When you’re looking at loan types, there are some questions that come up fairly often.
In this post, we’ll be going over some of the most common questions that people have about piggyback loans.
If you find yourself interested in learning more, then you’ll want to check out the main article about the loan, the pros and cons this loan type, and more information about the loan limits that are available with this loan.
In addition, you might not be sure after reading this article that the piggyback loan type will be good for you, but I have a list of reasons why the loan type might be perfect for you and your situation.
If after reading all of this information you are interested in getting started with this loan type, you can always contact me and I will help you get started on not only getting the loan you need but looking for the home you want as well.
Here's a quick rundown of our list:
- What is the 80-10-10 Split?
- How Does a Home Equity Line of Credit Work?
- Is There PMI with this Loan Type?
- Why is the Credit Score Necessary So High?
- Can I Use Gift Funds to Pay for the Down Payment?
- What Kind of Home Can I Get with this Loan?
- Are There Other Versions of the Piggyback Loan?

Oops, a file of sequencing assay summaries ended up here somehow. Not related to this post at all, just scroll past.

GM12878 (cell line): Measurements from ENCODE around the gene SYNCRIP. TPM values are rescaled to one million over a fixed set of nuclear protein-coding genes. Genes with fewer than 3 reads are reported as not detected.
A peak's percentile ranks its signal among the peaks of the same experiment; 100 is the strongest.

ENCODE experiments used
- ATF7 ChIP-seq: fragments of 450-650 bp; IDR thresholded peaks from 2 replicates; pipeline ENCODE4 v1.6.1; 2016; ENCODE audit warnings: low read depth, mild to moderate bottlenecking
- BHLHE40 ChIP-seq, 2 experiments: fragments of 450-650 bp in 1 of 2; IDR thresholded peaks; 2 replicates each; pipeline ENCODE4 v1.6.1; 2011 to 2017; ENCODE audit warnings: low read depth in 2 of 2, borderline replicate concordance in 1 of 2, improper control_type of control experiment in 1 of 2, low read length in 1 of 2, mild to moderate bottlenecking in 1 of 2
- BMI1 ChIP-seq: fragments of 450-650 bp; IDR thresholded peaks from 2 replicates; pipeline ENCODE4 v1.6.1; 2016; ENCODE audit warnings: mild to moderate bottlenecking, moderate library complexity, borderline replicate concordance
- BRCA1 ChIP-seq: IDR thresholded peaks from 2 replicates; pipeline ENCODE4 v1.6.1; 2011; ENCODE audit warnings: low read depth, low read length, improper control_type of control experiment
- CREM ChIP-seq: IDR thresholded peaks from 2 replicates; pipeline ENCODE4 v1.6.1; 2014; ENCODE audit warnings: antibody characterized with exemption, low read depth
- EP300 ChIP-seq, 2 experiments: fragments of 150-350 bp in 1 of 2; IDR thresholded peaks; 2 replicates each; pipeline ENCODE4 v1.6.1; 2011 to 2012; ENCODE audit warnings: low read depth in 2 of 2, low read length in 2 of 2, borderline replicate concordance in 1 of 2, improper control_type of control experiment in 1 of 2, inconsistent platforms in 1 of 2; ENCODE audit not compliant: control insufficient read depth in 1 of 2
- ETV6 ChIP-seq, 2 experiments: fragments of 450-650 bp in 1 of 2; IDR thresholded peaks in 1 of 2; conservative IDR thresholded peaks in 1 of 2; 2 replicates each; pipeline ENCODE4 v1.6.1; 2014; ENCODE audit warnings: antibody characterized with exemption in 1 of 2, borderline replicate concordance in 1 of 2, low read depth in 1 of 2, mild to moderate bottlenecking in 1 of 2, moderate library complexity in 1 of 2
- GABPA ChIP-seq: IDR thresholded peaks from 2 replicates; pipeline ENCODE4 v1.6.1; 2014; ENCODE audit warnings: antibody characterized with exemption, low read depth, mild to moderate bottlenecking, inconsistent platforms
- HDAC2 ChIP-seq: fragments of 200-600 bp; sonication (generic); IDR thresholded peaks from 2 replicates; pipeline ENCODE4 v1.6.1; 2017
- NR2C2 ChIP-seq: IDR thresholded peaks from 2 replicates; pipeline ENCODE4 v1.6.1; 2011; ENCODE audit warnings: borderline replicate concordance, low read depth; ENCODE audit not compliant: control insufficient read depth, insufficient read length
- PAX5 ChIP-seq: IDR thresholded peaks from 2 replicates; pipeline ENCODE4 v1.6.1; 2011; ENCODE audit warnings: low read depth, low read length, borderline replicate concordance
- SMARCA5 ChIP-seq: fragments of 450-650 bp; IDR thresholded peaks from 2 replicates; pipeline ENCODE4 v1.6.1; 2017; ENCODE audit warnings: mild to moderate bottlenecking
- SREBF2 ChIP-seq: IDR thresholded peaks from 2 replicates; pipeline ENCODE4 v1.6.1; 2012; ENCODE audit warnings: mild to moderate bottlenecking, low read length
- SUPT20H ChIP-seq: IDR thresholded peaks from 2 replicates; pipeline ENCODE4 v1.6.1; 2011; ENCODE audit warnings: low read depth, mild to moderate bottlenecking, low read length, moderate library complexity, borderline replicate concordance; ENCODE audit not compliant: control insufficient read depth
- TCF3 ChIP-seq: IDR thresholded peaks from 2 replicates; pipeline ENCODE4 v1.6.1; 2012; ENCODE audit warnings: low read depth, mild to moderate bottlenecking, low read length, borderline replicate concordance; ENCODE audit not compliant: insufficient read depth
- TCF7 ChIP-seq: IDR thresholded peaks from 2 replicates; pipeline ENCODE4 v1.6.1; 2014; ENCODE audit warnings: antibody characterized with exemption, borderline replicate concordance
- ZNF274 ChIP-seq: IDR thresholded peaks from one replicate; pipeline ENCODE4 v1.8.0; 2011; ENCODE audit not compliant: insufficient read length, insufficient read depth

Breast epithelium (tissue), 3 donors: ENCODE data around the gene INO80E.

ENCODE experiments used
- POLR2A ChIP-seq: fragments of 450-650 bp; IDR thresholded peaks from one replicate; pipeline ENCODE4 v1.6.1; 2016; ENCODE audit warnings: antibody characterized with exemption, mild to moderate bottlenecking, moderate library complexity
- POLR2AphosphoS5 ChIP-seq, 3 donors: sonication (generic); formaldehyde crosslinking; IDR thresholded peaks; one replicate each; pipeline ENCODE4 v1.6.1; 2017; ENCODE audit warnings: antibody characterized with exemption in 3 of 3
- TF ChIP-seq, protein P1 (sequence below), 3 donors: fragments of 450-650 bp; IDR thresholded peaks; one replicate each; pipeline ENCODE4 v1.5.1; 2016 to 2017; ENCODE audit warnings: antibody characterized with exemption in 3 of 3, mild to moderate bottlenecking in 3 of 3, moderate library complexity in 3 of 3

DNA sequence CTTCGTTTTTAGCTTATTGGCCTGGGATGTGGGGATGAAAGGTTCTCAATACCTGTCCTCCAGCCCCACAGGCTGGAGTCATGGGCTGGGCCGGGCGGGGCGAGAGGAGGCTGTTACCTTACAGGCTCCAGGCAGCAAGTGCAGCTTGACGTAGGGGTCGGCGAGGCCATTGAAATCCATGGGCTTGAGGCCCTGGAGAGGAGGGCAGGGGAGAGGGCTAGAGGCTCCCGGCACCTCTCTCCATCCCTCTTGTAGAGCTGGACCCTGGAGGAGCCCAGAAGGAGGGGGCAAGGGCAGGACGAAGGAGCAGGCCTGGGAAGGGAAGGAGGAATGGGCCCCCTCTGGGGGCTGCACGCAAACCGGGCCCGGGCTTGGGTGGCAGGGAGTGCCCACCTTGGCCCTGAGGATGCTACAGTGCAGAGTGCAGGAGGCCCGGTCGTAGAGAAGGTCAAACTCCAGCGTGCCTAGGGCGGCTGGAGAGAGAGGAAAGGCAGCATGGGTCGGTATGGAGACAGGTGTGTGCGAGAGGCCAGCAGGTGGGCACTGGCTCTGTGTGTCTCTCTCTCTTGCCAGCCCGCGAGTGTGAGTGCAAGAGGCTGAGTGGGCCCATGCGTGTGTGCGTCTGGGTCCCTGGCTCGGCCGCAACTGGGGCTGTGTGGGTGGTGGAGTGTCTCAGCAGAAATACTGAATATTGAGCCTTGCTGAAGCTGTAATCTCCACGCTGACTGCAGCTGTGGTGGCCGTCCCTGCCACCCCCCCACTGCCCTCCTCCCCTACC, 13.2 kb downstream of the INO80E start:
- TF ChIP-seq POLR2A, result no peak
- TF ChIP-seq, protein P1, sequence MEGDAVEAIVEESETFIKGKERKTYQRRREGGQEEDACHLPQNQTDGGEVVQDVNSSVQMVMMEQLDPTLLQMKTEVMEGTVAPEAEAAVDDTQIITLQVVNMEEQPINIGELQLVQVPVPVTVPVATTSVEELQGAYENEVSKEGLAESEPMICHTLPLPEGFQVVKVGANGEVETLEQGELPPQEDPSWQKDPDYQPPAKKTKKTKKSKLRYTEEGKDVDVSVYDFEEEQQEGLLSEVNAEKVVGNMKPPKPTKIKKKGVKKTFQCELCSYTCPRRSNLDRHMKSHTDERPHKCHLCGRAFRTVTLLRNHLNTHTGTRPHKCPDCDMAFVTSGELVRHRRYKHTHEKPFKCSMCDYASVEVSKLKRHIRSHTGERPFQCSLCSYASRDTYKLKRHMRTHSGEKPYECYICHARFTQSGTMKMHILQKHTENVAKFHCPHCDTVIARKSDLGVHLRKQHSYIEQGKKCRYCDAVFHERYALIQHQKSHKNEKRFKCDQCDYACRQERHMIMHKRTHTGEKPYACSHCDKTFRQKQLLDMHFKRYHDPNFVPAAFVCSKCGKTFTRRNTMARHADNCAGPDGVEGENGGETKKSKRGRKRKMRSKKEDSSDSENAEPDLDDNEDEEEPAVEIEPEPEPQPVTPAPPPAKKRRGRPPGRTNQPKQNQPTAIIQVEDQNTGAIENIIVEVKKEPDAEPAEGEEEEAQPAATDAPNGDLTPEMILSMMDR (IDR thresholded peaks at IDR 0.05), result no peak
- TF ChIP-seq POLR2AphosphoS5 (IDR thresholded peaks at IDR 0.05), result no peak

What is the 80-10-10 Split?
This is the most basic form of the piggyback loan.
The amount of the loan will go three ways.
The majority of the loan is the 80% and that will be put into a typical fixed rate loan with a 30-year term.
The main part of the loan will be limited to $424,100.
However, even though this part is limited, you will be able to do more with the next 10% of the line.
That extra 10% is going to be a home equity line of credit which is also known as HELOC.
This is technically a second loan and you might need separate paperwork for, but it can be helpful with this loan.
The last 10% is the down payment that you have to pay when you get this loan.
How Does a Home Equity Line of Credit Work?
A home equity line of credit is essentially like a credit card.
However, in this loan, you will start with a line of credit that is already maxed out.
By paying off the amount of the line of credit, you will be able to use the amount of the line to make purchases for other things.
Often people will use the line of credit when they are working on renovating the home.
If the line of credit has been completely paid off, you won’t earn interest on having it open, so many people like to keep the line of credit open even after they have paid it off.
Is There PMI with this Loan Type?
There is no PMI with this loan type.
This can be a reason that many people get this particular loan type.
The reason why this loan is able to skip the PMI is because of the way that the loan is structured.
Even though you technically have two loans to your name with the piggyback loan, the home equity line of credit actually counts as part of your down payment for the larger loan.
So this means that your loan technically has a down payment of 20%.
PMI typically applies to loans that have a down payment that is less than 20%.
Since this loan is at 20%, you won’t have to worry about the PMI on this loan.
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Why is the Credit Score Necessary So High?